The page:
Australian Institute of Health and Welfare 2019. Child protection. Canberra: AIHW. Viewed 24 February 2020, https://www.aihw.gov.au/reports/australias-welfare/child-protection
Australian Institute of Health and Welfare. (2019). Child protection. Retrieved from https://www.aihw.gov.au/reports/australias-welfare/child-protection
Child protection. Australian Institute of Health and Welfare, 11 September 2019, https://www.aihw.gov.au/reports/australias-welfare/child-protection
Australian Institute of Health and Welfare. Child protection [Internet]. Canberra: Australian Institute of Health and Welfare, 2019 [cited 2020 Feb. 24]. Available from: https://www.aihw.gov.au/reports/australias-welfare/child-protection
Australian Institute of Health and Welfare (AIHW) 2019, Child protection, viewed 24 February 2020, https://www.aihw.gov.au/reports/australias-welfare/child-protection
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In Australia, statutory child protection is the responsibility of state and territory governments. Each responsible department assists vulnerable children who have been, or are at risk of being, abused, neglected or otherwise harmed, or whose parents are unable to provide adequate care and protection.
This page provides an overview of children who received child protection services in 2017–18. It also covers historical trends in child protection services and the types of services provided to children in need of care and protection.
In 2017–18, about 159,000 children aged 0–17 received child protection services. These include investigations (which may or may not lead to substantiated cases of child abuse or neglect), care and protection orders and/or out-of-home care placements (Figure 1). This equates to a rate of 28.7 per 1,000 children. More than half (56%) of these children were the subject of an investigation only and were not subsequently placed on a care and protection order or in out-of-home care. A small proportion (7.4%) were involved in all 3 components of the system. See glossary for definitions of the child protection service types.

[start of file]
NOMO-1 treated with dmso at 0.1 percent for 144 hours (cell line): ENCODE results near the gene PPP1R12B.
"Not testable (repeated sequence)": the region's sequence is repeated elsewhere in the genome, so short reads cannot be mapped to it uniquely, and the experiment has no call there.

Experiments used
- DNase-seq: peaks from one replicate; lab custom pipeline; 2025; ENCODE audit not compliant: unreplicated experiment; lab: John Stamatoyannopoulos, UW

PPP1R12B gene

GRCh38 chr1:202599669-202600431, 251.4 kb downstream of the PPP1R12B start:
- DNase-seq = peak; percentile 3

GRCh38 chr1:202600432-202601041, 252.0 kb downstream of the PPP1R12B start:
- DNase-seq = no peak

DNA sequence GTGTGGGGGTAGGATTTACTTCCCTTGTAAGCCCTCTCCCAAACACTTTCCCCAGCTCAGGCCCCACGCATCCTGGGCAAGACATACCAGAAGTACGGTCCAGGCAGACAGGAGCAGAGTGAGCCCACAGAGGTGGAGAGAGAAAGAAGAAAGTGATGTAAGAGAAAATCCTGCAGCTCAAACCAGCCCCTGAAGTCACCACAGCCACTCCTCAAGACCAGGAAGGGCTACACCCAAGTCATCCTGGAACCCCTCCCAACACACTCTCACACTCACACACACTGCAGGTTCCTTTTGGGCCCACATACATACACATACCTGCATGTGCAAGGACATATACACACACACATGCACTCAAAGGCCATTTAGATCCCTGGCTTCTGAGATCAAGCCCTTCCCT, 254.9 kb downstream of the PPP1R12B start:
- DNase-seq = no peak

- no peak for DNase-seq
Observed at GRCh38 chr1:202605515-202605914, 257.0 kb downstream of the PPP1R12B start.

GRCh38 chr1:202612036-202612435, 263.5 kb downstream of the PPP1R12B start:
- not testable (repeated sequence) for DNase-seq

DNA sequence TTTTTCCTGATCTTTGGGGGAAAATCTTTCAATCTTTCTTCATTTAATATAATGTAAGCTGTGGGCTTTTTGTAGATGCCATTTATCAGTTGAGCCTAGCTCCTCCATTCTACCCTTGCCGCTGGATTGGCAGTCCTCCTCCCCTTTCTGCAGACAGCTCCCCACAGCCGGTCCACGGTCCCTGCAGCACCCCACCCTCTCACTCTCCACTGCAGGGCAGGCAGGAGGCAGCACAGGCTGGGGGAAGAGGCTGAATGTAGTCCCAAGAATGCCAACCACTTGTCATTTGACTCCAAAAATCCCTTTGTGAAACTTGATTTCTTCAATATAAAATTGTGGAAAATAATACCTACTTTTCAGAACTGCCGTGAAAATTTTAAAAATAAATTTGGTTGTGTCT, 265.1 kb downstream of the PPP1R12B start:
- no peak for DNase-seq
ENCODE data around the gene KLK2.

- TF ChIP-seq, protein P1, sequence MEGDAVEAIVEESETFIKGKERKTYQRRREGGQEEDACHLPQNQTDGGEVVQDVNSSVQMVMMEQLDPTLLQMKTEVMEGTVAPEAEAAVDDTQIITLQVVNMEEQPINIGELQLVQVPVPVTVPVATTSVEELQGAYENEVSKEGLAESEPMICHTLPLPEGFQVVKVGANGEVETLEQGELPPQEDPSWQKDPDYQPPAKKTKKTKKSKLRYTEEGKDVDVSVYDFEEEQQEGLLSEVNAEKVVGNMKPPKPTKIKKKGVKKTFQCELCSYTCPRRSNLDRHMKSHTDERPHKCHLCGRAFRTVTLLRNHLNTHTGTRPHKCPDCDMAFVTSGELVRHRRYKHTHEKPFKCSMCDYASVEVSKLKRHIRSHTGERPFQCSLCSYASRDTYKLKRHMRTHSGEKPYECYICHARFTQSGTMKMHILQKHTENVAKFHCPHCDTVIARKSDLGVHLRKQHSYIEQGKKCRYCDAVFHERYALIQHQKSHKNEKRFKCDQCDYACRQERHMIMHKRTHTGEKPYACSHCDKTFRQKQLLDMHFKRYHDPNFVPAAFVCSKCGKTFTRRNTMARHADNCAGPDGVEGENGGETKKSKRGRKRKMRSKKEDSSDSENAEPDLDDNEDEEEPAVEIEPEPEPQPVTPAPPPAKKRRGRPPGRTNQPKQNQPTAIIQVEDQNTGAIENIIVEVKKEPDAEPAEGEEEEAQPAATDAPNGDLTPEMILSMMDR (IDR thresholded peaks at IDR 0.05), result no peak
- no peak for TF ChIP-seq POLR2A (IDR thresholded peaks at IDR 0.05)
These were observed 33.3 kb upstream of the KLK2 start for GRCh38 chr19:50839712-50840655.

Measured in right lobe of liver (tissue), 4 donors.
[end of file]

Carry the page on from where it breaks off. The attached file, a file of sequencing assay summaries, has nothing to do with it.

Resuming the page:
Figure 1 alternative text Figure 1 data table (123KB XLSX)
Some groups of children are consistently overrepresented in the child protection system. In 2017–18:
For further information about child protection services for Indigenous children see Indigenous community safety.
The number of children receiving child protection services continues to rise. Over the 5-year period from 2013–14 to 2017–18, the overall number of children who received child protection services in Australia rose by 11%—from around 143,000 children (27.2 per 1,000) to around 158,600 children (28.7 per 1,000) (Figure 2). The fall in the number of children receiving services between 2016–17 and 2017–18 resulted from a change in the definition of child protection investigation for New South Wales.
Figure 2 alternative text Figure 2 data table (123KB XLSX)
An investigation can lead to a substantiation if there is sufficient reason to believe a child has been, or is at risk of being, abused, neglected or otherwise harmed by a carer. The rate of children who were the subjects of substantiations rose from 7.2 per 1,000 children in 2013–14 to 8.5 per 1,000 children in 2017–18, an increase of 18%.
In 2017–18, the rate of children who were the subjects of substantiations was 8.5 per 1,000 children. The primary type of abuse or neglect reported for a substantiation is the one considered most likely to place the child at risk or be more severe in the short term. Emotional abuse was the most common primary type of abuse or neglect substantiated for all children (59%).
Girls were more likely to be subjects of substantiations of sexual abuse than boys (11% and 6.8% respectively). Boys were slightly more likely than girls to be subjects of substantiations for neglect (18% and 16% respectively) and physical abuse (16% and 14%) (Figure 3).
Figure 3 alternative text Figure 3 data table (123KB XLSX)
Care and protection orders are legal orders or arrangements that give child protection departments some responsibility for a child’s welfare. Between 30 June 2014 and 30 June 2018, the rate of children on care and protection orders increased from 8.7 to 10.1 per 1,000 children.